The location finder on the app isn’t super conclusive on whether your bags are with you. However, there was enough there at the time of push back to suggest that my luggage “was not with me” and was likely sitting somewhere in the terminal in Toronto Pearson International Airport.

It’s worth noting that the AirTags do not report a live stream of their location. You won’t happen to see the Air Tag move like an object on a video games screen. Rather, you just get a general location as to where your items are located.

Confirming my Bags are Actually Missing:

When I landed at Vancouver International Airport after my transcontinental flight, I popped open the iPhone “Find My” app again. It took a little while for the system to update itself after travelling some two thousand miles.

When the system did refresh, it displayed my luggage 3,353 kilometres away at Toronto Pearson International Airport Terminal One. Clearly, my bags were unofficially lost. I’d learn about this as soon as I de-planed and walked into the concourse at the Vancouver International Airport. As a result, I would find out within five to ten minutes of touching down at Vancouver International Airport; a pretty good result.

Clearly, having an Apple AirTag can help you almost immediately identify that the checked bag (or item) is not with you and where the likely location is.

Reporting the Bag as Lost:

On receipt of this news, I wandered down to the Vancouver International Domestic Arrivals Hall and queued up at the Baggage Services desk. There was a short line during my visit. What’s even more concerning is that there is also a priority line for Air Canada Super Elites; a telling circumstance of how many bags are being lost.

Once I got to the front, the host verifying my information through the Apple AirTag. She asked how long it was since the Air Tag last refreshed and opened my ticket for the lost luggage.

For anyone that’s ever lost a piece of luggage, the airline tracing systems aren’t super helpful. They contain inspiring messages such as “Tracing Continues. Please Check Back Later

I went home with my carry on bags and settled in for the evening. Given that there were no additional flights leaving Toronto for Vancouver that evening, I was pretty content that I’d get some information the next day.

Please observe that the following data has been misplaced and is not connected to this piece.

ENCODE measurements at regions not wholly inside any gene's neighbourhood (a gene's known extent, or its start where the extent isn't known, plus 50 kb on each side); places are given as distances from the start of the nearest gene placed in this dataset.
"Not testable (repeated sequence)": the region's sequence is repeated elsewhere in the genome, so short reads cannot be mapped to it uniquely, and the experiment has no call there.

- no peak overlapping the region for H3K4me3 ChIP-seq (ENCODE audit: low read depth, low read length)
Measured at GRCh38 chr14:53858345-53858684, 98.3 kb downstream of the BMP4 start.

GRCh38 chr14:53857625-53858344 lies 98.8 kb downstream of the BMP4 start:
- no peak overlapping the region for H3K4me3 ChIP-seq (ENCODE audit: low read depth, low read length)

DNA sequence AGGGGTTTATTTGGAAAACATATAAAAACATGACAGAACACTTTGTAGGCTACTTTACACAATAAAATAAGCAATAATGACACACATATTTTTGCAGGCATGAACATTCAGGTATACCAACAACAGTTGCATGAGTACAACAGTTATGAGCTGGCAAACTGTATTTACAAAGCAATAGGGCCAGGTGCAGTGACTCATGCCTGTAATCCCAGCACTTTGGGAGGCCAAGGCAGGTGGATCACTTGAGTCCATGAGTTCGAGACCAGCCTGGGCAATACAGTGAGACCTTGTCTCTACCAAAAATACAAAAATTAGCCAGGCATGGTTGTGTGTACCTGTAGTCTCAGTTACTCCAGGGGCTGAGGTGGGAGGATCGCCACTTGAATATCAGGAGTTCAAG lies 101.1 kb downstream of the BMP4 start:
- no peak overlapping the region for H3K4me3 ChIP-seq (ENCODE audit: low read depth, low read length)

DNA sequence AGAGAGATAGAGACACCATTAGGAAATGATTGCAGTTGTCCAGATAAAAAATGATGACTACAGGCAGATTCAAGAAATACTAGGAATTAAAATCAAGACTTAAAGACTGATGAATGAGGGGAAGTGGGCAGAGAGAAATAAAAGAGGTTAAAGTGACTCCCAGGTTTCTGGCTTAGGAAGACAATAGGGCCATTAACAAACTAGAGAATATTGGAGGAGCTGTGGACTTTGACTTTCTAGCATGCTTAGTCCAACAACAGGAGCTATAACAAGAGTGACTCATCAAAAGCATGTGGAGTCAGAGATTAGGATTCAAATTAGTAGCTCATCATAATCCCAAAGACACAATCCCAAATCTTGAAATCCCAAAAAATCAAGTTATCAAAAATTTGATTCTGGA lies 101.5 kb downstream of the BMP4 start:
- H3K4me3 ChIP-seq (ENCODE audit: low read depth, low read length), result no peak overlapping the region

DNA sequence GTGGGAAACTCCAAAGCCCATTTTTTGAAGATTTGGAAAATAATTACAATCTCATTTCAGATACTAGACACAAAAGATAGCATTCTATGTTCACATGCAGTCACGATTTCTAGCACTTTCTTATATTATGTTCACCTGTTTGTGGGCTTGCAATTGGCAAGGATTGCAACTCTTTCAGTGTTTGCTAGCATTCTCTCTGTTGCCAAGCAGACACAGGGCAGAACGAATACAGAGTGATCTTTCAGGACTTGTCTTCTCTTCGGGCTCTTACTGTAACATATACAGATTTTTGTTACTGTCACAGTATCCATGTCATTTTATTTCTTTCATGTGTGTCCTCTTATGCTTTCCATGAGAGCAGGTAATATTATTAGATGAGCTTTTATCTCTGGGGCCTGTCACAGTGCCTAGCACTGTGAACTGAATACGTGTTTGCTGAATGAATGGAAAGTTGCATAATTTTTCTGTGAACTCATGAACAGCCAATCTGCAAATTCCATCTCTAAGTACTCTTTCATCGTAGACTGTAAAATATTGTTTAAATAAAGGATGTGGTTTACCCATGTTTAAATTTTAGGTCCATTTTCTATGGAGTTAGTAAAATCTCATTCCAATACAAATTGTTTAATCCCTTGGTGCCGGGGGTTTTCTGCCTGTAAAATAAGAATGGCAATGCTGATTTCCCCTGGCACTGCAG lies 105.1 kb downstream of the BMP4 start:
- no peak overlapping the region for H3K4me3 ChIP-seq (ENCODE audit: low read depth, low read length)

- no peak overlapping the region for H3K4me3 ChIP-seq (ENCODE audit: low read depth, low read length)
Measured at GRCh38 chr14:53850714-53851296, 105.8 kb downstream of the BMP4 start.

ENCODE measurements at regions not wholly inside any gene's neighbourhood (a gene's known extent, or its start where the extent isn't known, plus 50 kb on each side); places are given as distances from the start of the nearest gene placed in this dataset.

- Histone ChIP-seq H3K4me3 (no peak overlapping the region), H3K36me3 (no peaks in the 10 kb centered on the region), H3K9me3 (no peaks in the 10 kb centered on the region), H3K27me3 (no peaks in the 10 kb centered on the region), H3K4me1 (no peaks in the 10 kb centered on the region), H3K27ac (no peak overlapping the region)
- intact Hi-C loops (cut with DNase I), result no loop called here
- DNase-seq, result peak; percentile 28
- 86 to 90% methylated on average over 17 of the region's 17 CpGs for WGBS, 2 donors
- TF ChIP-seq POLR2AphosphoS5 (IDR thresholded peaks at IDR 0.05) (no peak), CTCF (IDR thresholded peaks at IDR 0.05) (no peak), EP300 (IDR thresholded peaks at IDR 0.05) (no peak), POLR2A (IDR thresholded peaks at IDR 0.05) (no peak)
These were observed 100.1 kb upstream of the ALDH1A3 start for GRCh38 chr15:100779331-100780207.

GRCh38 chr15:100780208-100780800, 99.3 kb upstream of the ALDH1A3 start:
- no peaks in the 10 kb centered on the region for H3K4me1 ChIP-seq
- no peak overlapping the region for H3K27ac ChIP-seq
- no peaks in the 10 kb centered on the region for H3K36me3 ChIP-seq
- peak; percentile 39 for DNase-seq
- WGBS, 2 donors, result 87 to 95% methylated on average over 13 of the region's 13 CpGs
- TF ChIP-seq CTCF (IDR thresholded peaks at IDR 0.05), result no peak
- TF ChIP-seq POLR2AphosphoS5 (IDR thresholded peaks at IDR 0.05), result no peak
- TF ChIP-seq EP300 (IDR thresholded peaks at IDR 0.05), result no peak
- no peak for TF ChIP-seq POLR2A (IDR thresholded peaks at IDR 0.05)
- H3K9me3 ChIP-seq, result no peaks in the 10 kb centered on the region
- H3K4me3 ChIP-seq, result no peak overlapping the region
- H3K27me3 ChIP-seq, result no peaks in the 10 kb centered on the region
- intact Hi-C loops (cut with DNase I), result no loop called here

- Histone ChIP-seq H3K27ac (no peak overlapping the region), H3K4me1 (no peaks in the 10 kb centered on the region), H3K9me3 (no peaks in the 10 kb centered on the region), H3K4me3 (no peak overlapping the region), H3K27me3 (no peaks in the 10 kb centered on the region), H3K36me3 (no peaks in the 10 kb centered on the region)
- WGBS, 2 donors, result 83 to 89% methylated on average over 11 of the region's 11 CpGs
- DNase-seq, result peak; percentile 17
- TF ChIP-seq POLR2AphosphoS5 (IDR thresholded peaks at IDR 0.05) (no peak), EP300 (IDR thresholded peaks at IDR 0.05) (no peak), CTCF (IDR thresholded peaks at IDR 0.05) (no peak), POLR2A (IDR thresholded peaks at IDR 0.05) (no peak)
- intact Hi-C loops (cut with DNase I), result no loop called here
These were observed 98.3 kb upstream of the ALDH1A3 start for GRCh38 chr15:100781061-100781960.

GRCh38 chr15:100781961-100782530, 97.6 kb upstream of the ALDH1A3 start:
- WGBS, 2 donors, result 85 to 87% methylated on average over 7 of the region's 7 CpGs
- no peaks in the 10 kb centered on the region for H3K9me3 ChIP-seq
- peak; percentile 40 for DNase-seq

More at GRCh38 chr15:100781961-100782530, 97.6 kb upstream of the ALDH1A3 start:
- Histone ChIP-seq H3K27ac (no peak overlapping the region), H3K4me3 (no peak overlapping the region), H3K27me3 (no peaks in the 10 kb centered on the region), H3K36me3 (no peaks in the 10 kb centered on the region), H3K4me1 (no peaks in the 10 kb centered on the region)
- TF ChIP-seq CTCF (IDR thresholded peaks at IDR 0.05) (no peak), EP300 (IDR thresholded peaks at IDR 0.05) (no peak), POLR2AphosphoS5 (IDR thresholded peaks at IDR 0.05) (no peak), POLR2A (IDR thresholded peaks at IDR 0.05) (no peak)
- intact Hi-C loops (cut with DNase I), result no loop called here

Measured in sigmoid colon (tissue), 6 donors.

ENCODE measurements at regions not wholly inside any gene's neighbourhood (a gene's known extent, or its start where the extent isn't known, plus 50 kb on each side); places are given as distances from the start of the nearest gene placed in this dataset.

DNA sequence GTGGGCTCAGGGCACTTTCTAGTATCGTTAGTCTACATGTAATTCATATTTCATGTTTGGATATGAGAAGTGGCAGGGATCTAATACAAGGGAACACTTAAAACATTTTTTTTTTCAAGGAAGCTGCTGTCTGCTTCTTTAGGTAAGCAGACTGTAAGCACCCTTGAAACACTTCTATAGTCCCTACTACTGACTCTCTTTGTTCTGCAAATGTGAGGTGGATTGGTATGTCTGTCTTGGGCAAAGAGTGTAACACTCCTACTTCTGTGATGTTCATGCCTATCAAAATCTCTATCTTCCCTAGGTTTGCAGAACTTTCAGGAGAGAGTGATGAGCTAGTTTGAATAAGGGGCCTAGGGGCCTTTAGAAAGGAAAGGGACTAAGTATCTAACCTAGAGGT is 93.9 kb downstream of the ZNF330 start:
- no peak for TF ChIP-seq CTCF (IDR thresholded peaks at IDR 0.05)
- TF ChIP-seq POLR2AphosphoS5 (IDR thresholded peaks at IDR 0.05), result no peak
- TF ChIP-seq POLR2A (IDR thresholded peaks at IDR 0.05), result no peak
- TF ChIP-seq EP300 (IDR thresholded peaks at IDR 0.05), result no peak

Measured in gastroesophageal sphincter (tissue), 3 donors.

The Next Day:

Learning my Bag was En Route Home:

The next morning, I woke up. It was a weekend day and I was at home and not in the office. As a result, I had a bit more time to devote to this electronic search than would otherwise have been the case.

Checking into the “Find My” app, I learned that my bag had likely been loaded onto an Air Canada flight from Toronto to Vancouver. My bag was reported to be “last seen today at 4:59 AM“, with what appeared to be a location matching an outer gate area on the Toronto Pearson International Airport Terminal One.

I had to do a little reverse engineering, but I reconstructed the flight schedules and determined that the bag was likely travelling on two possible Air Canada Toronto – Vancouver flights and would likely be arriving to Vancouver between 10 – 11 AM Pacific Standard Time. I event went so far as to determine whether these two flights had matching gate departure location from the the airport terminal on that morning. Not wholly conclusive, but pretty likely to be expected.

Learning that the Bag is in Vancouver:

After checking on a repeated basis throughout the morning, the bag turned up on the grid at Vancouver International Airport. Unlike the imagery from the arrival night, the bag was showing up at the baggage processing facility at Vancouver International Airport.